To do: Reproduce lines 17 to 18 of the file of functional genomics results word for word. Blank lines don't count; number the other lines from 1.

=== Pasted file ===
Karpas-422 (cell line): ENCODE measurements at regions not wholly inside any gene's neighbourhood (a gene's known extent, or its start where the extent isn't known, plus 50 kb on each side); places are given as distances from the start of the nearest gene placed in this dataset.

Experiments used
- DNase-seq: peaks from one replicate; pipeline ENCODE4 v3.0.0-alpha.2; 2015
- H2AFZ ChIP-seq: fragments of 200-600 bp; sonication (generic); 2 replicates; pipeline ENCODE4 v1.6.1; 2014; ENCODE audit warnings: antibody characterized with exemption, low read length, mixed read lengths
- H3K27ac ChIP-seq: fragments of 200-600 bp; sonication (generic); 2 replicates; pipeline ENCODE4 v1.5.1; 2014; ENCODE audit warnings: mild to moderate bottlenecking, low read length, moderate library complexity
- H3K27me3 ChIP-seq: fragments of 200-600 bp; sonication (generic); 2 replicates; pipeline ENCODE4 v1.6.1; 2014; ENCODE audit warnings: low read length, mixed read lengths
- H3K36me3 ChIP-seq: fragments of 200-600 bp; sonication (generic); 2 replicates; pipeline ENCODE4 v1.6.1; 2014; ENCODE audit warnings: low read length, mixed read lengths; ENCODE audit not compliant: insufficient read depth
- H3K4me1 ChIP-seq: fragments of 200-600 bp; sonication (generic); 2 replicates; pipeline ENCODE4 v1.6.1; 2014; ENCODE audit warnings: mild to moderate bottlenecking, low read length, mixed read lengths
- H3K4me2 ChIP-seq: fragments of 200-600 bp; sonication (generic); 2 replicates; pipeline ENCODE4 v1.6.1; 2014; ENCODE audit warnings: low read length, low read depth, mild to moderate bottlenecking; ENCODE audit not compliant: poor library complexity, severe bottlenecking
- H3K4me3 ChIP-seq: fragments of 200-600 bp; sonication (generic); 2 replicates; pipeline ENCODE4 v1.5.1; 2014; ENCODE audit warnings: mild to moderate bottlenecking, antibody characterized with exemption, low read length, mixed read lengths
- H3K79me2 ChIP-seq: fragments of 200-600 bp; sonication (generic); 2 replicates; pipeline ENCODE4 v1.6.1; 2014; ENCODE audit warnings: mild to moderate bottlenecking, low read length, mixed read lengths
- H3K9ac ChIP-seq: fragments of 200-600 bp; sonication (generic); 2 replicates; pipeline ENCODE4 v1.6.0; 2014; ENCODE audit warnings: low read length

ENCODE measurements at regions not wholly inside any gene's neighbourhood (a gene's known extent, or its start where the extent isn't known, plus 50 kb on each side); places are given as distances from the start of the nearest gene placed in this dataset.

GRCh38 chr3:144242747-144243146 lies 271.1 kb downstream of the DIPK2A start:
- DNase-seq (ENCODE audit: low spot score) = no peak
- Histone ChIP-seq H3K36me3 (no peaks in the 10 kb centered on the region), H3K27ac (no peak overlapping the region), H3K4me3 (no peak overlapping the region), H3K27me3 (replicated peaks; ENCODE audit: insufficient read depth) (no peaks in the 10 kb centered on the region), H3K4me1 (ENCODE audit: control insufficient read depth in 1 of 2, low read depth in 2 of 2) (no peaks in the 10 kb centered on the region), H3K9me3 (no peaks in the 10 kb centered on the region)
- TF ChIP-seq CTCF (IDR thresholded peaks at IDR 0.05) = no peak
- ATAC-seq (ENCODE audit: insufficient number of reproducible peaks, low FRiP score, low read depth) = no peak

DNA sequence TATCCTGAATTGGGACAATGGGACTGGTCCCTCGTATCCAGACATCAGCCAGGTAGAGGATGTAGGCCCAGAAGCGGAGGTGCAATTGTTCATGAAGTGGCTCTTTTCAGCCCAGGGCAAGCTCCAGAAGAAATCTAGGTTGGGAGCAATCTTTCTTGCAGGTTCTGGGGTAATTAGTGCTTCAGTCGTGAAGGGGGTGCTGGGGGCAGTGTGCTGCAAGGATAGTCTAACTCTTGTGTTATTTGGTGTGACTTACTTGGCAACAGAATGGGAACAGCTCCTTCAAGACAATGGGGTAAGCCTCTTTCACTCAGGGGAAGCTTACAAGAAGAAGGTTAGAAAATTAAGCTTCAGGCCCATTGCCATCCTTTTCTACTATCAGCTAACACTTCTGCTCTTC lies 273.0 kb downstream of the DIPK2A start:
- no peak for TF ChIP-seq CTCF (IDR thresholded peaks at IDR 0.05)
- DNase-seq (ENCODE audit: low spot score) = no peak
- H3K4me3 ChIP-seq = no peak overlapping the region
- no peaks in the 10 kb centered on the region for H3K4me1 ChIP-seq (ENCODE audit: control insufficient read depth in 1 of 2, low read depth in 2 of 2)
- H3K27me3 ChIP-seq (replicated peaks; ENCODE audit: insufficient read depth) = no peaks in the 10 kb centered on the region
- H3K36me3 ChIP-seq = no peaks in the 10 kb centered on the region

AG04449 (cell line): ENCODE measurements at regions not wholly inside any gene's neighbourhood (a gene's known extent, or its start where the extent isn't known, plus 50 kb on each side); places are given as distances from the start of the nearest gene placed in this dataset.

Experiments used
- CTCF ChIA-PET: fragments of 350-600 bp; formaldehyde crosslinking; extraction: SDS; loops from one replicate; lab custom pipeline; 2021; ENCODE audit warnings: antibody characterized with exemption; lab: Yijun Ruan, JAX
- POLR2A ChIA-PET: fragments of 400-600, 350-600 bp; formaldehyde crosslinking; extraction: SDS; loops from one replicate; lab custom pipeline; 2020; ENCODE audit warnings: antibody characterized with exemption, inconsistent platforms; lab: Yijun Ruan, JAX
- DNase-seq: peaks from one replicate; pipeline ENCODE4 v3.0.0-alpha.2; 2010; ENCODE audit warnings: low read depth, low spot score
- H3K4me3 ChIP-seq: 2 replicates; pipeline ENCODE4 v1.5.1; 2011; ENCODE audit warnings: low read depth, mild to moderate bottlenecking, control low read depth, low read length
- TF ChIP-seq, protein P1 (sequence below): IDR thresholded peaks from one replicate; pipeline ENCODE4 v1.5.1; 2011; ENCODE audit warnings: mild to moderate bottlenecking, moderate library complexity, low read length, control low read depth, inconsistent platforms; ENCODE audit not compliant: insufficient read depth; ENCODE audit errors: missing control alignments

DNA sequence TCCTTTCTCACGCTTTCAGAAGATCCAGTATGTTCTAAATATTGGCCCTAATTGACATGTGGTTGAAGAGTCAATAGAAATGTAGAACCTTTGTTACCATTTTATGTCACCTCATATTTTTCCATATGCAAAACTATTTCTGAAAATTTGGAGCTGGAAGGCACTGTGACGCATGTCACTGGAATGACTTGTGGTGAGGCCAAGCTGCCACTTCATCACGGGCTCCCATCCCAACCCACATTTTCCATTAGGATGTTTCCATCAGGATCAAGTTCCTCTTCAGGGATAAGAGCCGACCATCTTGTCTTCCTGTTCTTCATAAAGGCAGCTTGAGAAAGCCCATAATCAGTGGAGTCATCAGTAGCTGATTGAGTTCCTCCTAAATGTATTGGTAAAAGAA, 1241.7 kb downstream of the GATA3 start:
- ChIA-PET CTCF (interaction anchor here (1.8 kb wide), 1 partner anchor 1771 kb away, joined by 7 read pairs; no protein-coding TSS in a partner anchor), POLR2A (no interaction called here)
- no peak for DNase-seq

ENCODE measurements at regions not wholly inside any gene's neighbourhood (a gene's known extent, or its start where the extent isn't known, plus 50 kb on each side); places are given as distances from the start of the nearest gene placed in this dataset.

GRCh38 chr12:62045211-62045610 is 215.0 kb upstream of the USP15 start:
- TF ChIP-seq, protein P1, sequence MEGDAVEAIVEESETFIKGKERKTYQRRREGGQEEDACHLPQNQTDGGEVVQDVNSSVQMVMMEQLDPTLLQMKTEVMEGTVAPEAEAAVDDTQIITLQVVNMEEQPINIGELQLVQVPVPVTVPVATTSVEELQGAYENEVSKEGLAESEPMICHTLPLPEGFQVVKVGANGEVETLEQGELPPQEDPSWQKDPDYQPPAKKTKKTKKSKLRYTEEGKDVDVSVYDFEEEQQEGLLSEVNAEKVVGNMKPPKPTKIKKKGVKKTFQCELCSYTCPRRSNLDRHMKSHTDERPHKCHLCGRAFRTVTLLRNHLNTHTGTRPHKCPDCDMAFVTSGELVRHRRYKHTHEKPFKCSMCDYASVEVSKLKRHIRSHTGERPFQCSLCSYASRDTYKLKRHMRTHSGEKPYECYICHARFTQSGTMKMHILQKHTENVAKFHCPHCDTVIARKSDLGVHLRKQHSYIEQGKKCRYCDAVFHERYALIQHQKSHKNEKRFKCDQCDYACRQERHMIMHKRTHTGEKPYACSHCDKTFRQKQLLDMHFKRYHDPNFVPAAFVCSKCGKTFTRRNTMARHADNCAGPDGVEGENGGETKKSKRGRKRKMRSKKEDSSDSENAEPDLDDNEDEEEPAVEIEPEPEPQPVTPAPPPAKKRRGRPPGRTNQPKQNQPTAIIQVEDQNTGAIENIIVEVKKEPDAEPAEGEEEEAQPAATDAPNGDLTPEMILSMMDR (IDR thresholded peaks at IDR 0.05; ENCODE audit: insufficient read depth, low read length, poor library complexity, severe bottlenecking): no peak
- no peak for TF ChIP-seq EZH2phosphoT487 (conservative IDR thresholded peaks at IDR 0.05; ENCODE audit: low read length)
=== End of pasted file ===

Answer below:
- TF ChIP-seq CTCF (IDR thresholded peaks at IDR 0.05) = no peak
- ATAC-seq (ENCODE audit: insufficient number of reproducible peaks, low FRiP score, low read depth) = no peak